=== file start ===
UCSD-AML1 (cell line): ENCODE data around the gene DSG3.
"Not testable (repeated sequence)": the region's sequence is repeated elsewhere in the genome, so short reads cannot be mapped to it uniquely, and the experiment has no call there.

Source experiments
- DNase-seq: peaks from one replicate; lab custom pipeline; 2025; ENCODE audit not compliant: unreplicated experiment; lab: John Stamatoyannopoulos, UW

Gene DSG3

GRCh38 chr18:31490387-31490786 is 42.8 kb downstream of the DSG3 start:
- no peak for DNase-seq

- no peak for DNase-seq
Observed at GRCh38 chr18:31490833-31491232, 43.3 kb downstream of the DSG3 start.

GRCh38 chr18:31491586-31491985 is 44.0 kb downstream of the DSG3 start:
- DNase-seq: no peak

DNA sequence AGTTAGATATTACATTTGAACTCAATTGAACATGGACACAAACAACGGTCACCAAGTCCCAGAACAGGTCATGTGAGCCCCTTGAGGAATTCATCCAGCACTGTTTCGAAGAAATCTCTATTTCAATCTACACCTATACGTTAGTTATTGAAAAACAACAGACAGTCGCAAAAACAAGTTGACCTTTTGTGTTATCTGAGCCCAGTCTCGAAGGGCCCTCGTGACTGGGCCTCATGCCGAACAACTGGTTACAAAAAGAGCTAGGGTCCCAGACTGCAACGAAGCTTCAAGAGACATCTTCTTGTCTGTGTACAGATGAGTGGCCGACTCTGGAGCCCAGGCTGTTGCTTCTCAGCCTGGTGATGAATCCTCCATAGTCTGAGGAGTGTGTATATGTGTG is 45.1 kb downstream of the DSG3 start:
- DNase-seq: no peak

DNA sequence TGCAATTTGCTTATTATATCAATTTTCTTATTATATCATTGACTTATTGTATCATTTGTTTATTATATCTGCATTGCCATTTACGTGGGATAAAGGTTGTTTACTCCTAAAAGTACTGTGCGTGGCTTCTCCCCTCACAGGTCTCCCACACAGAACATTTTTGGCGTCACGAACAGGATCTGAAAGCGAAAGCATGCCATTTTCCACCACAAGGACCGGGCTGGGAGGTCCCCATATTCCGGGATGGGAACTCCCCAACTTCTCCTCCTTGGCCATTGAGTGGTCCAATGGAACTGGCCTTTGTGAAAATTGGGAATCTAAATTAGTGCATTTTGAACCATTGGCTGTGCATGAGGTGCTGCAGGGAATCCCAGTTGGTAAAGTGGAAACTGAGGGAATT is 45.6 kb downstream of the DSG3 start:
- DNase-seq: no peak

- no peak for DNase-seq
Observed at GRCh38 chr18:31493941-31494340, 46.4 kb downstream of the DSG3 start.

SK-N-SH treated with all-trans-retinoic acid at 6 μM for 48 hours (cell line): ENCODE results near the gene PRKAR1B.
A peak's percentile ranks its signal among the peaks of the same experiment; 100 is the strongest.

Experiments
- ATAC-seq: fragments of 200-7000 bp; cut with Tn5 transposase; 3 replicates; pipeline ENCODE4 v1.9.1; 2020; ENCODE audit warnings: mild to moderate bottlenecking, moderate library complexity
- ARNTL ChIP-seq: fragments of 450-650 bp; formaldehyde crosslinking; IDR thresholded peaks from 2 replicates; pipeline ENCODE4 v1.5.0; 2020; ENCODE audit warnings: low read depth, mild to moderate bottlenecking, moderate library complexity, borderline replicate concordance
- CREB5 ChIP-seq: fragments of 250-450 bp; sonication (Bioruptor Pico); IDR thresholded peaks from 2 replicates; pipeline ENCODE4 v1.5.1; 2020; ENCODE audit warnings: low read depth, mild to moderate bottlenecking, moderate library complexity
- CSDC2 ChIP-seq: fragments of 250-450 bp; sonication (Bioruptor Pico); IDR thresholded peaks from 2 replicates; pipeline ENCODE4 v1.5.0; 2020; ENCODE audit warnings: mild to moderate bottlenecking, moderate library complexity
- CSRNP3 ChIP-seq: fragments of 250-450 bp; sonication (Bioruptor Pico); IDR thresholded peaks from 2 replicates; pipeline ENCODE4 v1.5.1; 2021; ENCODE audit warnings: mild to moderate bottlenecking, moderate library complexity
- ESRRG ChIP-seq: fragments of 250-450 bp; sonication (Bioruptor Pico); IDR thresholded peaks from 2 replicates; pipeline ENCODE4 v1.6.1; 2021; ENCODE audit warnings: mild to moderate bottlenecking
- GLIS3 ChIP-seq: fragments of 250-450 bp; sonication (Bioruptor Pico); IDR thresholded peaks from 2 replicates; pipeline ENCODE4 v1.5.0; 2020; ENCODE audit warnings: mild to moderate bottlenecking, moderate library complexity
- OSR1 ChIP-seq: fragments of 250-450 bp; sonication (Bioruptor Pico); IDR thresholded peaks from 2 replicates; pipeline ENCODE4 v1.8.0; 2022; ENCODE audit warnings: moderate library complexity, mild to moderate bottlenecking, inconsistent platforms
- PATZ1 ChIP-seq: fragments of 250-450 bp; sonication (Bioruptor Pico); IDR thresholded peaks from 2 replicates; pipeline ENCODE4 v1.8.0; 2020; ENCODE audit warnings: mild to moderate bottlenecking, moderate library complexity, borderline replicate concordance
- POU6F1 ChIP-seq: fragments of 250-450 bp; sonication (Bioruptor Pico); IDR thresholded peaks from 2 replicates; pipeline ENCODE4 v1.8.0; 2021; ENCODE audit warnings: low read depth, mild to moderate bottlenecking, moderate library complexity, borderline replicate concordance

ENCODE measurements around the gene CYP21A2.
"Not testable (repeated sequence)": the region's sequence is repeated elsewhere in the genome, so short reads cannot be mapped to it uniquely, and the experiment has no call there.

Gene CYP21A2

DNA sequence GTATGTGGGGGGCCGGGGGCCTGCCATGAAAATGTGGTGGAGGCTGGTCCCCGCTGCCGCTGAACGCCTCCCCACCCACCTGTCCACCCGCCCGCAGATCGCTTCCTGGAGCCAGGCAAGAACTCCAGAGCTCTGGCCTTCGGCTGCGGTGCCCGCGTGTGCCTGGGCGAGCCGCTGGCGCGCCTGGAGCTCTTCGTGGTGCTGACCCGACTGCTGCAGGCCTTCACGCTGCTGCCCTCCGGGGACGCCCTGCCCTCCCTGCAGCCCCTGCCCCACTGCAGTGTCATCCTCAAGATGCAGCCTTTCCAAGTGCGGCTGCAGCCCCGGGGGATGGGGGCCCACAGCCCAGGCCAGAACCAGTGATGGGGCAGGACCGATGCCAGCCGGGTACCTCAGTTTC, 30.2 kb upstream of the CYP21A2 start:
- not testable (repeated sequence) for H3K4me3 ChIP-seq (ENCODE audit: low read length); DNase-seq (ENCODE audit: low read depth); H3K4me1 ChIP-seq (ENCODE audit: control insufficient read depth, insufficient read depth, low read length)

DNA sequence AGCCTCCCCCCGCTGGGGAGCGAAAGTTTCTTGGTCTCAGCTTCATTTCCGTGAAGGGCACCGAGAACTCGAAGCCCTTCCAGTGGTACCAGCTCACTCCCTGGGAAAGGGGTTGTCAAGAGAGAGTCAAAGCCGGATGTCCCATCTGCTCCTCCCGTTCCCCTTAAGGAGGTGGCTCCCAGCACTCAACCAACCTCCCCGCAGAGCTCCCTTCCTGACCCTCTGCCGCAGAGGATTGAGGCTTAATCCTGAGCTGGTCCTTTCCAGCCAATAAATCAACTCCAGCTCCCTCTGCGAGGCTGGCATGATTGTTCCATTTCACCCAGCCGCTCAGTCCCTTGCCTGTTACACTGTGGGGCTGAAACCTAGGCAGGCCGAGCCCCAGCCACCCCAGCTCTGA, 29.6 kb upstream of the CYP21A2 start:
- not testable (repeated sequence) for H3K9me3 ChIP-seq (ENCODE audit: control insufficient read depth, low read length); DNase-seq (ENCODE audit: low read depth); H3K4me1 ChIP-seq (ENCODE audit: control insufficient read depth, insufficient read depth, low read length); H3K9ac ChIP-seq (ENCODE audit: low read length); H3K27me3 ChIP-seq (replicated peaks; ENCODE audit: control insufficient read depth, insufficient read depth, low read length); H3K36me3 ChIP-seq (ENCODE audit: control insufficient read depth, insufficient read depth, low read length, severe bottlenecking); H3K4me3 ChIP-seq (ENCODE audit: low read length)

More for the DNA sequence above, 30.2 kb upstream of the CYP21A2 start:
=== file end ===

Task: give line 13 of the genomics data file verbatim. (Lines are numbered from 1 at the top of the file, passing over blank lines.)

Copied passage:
- DNase-seq: no peak